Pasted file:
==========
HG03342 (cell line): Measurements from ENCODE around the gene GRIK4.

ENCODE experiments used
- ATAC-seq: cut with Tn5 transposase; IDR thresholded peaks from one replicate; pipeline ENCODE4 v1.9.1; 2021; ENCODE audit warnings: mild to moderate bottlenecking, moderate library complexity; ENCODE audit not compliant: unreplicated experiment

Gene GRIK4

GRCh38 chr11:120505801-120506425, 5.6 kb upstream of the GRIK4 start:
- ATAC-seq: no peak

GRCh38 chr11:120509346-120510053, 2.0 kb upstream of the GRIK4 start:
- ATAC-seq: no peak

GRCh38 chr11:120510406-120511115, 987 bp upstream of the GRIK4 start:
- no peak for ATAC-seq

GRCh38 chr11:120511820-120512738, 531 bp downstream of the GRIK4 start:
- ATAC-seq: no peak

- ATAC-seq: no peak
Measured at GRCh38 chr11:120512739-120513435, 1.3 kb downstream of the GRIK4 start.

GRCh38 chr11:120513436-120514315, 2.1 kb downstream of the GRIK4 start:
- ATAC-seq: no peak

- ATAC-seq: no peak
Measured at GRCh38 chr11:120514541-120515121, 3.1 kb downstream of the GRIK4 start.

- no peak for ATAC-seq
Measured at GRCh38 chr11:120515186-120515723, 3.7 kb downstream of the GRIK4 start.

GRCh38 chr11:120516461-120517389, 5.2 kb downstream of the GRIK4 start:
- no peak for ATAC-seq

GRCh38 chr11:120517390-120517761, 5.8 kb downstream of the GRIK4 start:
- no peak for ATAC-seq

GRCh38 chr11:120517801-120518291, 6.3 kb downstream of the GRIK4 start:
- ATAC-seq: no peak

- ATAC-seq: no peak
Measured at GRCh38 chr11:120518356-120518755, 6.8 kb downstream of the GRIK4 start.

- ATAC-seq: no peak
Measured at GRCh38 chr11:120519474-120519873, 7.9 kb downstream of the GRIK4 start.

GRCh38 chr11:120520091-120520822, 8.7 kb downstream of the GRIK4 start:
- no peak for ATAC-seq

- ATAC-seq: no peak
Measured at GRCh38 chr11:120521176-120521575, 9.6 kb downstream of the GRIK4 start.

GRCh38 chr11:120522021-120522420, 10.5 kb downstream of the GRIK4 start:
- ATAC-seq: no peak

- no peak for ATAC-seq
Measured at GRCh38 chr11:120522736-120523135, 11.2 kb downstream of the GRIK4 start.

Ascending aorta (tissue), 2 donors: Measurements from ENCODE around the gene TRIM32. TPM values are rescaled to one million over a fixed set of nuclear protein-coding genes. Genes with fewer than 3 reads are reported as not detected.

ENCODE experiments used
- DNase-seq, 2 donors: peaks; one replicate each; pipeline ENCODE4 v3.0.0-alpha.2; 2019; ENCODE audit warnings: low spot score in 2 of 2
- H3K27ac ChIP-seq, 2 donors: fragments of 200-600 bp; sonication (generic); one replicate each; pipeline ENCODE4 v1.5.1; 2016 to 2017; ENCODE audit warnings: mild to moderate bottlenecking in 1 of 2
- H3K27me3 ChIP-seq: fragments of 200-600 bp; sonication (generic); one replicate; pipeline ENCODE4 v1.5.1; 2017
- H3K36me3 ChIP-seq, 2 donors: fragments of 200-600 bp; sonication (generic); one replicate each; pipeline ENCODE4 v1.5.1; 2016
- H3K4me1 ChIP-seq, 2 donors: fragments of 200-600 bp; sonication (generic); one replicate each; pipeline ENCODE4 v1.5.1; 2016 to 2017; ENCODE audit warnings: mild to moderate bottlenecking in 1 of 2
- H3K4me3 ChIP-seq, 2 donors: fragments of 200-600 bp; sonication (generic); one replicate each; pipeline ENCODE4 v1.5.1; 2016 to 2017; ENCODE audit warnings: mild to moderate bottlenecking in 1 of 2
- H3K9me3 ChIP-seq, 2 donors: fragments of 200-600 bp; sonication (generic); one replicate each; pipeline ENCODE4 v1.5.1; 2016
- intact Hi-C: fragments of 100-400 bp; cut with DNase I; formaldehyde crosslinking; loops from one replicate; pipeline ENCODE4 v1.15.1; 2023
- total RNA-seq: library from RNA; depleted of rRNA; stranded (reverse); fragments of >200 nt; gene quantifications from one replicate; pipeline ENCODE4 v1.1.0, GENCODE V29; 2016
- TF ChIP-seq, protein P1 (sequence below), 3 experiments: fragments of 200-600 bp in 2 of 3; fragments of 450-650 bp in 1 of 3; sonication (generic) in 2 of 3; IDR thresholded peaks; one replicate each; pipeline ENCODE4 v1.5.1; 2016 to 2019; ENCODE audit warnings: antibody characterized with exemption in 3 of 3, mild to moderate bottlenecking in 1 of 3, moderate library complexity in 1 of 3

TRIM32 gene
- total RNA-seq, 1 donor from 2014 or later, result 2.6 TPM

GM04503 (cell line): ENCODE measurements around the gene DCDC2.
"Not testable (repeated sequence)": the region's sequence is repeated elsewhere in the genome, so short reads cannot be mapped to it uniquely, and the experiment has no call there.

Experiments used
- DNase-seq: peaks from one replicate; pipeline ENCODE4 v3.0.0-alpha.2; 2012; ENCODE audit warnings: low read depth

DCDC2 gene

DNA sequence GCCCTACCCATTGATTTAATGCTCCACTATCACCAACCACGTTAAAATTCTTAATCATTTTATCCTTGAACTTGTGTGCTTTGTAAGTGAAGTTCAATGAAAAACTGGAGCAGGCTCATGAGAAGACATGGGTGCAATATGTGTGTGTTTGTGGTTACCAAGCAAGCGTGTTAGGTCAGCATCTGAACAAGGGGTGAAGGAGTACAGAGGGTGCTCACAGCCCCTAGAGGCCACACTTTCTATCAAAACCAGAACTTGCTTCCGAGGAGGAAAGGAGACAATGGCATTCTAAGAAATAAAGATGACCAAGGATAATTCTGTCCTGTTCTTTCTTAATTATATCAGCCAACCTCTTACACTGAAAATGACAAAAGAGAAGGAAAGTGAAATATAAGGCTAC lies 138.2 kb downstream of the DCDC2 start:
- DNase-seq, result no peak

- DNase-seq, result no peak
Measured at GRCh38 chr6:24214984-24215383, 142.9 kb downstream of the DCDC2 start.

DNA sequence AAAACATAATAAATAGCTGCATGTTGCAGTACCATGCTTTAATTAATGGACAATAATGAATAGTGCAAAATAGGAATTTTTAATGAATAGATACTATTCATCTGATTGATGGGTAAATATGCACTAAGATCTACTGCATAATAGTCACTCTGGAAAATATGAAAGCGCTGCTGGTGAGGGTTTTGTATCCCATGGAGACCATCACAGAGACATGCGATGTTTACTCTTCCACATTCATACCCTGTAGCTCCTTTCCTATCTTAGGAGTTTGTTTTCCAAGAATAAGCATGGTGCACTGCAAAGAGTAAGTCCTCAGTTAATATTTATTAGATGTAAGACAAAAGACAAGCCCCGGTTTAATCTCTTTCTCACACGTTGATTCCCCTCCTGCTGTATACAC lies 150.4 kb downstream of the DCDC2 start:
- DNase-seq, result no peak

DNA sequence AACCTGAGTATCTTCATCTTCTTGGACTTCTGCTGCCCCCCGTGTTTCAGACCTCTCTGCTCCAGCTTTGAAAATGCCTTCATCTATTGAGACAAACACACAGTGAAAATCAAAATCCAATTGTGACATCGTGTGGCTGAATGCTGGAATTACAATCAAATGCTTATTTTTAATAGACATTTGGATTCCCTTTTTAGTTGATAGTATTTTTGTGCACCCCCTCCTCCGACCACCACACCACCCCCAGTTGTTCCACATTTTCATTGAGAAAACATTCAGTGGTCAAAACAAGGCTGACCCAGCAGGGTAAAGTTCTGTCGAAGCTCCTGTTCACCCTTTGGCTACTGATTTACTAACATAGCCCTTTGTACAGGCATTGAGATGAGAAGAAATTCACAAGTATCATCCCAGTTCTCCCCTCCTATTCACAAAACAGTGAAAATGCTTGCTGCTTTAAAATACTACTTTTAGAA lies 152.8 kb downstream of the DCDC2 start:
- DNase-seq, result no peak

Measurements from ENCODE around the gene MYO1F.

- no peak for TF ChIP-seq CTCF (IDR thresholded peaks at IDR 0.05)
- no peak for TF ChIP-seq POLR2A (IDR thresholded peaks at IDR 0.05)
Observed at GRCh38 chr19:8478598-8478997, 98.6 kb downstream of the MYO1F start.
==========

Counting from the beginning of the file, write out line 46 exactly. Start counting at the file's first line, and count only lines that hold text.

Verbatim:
- H3K4me3 ChIP-seq, 2 donors: fragments of 200-600 bp; sonication (generic); one replicate each; pipeline ENCODE4 v1.5.1; 2016 to 2017; ENCODE audit warnings: mild to moderate bottlenecking in 1 of 2